Chronic pain is a pain lasting beyond six months secondary to a condition affecting either a specific part of the body or the whole body. The standard modalities of treatment such as rest, medications and surgery do not provide adequate benefit for patients with chronic pain. Persistent chronic pain can result in narcotic dependence, insomnia, sexual dysfunction, physical weakness, mood disturbance, and depression. This condition is known as chronic pain syndrome.
In certain cases, chronic pain syndrome may progress to a more severe condition known as catastrophic chronic pain syndrome (CCPS).
Hyperalgesia is a condition characterized by increased sensitivity to the pain that can be secondary to chronic pain syndromes or drugs such as narcotics and benzodiazepines.
Chronic pain syndrome may be associated with various disease conditions including:
- Low back pain
- Neck pain
- Complex regional pain syndrome (CRPS)
- Nerve damage
- Multiple sclerosis
- Gastrointestinal illness
- Joint degeneration
- Reflex sympathetic dystrophy (RSD)
- Other chronic medical conditions
The objective of treatment is to reduce or eliminate the pain; by concentrating on the psychological and physical factors affecting the individual, through a multidisciplinary team approach. The basic steps in the treatment of chronic pain syndrome and CCPS include:
- Adopt a biopsychosocial model of patient care: After chronic pain syndrome or CCPS is diagnosed, a special pain management team is organized comprised of doctors and therapists with good communication skills to ensure a rapid and precise treatment. The team is usually specialized in gym and aquatic exercise, stress management, diet, substance dependence, medical detoxification, cognitive therapy, psychotherapy, massage, family therapy and other relevant specialties. This approach is also known as pain rehabilitation.
- Prevent worsening of the condition: In cases of CCPS standard pharmacologic agents are not very effective. Long-term use of narcotic therapy can cause opioid-induced hyperalgesia, addiction, constipation, sleep disorders, and a decrease in testosterone levels. Therefore, in these patient’s opioid and benzodiazepine detoxification may be recommended. In contrast to normal pain treatment, excessive rest can result in muscular atrophy and weight gain in patients with CCPS. Therefore, physical therapy or regular exercise is recommended in these patients.
- Medical and psychological history of the patient: Prior to initiation of treatment, a complete medical history of the patient including history of childhood abuse, addiction, previous injuries, and details of any previous therapies with medical records should be obtained. Along with this a psychological history including family expectations, work expectations, and any other data essential for psychotherapy should be obtained.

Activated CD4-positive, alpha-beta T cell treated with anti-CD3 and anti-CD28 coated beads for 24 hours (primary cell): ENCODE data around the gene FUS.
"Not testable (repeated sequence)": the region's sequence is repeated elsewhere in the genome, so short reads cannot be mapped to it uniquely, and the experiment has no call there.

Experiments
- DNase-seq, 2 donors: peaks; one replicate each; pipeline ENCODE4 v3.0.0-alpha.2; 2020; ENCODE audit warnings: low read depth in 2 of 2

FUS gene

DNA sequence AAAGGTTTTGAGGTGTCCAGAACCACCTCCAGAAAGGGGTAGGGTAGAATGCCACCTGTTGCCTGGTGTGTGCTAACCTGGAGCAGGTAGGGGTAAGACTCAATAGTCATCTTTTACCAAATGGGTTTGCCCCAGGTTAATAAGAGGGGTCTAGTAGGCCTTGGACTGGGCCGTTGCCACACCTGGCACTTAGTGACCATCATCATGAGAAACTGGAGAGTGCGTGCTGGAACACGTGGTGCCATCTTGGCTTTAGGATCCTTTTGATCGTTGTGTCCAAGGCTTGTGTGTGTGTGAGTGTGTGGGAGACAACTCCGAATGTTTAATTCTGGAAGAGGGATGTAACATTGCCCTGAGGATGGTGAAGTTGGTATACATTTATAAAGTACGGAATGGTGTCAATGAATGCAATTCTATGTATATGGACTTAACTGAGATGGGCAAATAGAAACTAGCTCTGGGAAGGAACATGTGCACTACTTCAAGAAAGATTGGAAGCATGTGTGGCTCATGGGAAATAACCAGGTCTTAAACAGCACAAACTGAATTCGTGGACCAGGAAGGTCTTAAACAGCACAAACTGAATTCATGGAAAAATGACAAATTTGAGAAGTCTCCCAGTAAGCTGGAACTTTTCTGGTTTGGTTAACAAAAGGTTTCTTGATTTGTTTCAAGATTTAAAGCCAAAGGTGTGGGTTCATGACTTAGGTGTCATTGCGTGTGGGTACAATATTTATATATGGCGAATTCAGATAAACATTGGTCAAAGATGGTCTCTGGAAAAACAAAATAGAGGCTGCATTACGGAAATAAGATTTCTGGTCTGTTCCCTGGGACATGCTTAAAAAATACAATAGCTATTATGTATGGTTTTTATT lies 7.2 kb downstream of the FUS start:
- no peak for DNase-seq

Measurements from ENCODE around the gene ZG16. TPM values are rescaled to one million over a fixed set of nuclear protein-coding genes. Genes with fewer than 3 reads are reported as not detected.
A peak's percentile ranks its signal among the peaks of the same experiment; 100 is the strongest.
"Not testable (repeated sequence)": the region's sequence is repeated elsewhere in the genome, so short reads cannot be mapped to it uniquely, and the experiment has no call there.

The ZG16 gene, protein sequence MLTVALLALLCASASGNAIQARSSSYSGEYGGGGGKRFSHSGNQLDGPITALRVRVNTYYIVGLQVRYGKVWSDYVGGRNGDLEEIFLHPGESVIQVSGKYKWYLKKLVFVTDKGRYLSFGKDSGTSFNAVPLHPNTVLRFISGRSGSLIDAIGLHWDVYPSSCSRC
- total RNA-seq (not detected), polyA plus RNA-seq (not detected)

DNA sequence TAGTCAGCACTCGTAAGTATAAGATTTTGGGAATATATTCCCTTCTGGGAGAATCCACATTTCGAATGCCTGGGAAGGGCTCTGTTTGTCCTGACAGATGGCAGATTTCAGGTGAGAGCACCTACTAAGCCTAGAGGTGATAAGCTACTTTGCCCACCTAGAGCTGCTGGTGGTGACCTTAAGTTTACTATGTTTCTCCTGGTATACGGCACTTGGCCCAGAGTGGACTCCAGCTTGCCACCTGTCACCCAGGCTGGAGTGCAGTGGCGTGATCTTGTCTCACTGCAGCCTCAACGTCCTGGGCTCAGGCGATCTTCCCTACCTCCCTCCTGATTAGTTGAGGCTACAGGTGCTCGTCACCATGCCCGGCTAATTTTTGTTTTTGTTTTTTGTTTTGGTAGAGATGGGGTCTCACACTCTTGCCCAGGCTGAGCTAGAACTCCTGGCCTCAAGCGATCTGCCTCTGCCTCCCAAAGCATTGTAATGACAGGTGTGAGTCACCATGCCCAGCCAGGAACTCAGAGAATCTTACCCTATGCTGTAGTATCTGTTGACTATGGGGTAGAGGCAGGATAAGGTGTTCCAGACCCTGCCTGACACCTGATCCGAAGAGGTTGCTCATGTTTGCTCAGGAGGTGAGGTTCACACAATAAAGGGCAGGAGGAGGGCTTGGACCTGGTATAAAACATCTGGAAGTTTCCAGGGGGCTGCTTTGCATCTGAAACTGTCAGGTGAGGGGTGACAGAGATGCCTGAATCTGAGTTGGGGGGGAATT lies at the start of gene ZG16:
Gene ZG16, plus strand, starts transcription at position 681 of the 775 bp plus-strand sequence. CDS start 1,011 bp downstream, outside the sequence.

- Treat the syndrome: In pain rehabilitation, the underlying condition is treated rather than treating only the pain. Improvement in symptoms helps the patient to learn self-management of daily activities, stress, catastrophic thinking and also helps in opioid detoxification. Pain syndromes involve various factors that induce hyperalgesia that include excessive use of opioids, depression, cognitive distortions and inactivity. Therefore, narcotic detoxification, cognitive-behavioral therapy and exercise are an integral part of CCPS treatment.
Pain rehabilitation includes various interventions such as muscle reactivation, physical therapy, biofeedback training, education classes, psychotherapy, nutritional instruction, family counseling, chemical detoxification and medical management intended to reduce pain and improve function in individuals suffering from chronic pain and other related conditions. Pain rehabilitation programs may last from 6 days to 6 weeks or longer, depending upon the condition of the patient.
Types of pain rehabilitation
Based on the severity of the condition, involvement of the medical staff, and the condition of the patient, pain rehabilitation programs can be categorized into three types:
- Primary or acute care
- Secondary rehabilitation
- Tertiary rehabilitation
Primary care includes simple non-surgical interventions for the management of symptoms causing pain. This program may last for 6-8 weeks.
Secondary rehabilitation is given to patients not responding to primary care; it requires a large team of doctors and therapists from different specialties and the treatment lasts for 4-6 months.
Tertiary rehabilitation is given to patients with critical conditions; it employs advance facilities and focuses on the different aspects and requirements of the individual patient.